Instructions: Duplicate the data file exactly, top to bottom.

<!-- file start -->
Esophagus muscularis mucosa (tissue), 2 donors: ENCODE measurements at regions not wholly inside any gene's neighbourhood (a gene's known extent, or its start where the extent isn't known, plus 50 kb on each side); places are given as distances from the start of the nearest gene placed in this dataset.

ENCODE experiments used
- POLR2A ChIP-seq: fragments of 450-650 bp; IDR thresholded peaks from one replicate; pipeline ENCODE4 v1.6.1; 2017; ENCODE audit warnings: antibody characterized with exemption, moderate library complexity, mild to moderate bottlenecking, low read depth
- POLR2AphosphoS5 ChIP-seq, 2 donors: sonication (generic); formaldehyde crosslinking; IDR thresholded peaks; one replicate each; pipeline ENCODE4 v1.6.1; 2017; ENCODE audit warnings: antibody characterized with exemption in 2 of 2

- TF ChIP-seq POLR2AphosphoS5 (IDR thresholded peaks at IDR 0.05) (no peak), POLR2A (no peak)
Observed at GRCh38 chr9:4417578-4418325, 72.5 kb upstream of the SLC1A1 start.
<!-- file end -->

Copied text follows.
Esophagus muscularis mucosa (tissue), 2 donors: ENCODE measurements at regions not wholly inside any gene's neighbourhood (a gene's known extent, or its start where the extent isn't known, plus 50 kb on each side); places are given as distances from the start of the nearest gene placed in this dataset.

ENCODE experiments used
- POLR2A ChIP-seq: fragments of 450-650 bp; IDR thresholded peaks from one replicate; pipeline ENCODE4 v1.6.1; 2017; ENCODE audit warnings: antibody characterized with exemption, moderate library complexity, mild to moderate bottlenecking, low read depth
- POLR2AphosphoS5 ChIP-seq, 2 donors: sonication (generic); formaldehyde crosslinking; IDR thresholded peaks; one replicate each; pipeline ENCODE4 v1.6.1; 2017; ENCODE audit warnings: antibody characterized with exemption in 2 of 2

- TF ChIP-seq POLR2AphosphoS5 (IDR thresholded peaks at IDR 0.05) (no peak), POLR2A (no peak)
Observed at GRCh38 chr9:4417578-4418325, 72.5 kb upstream of the SLC1A1 start.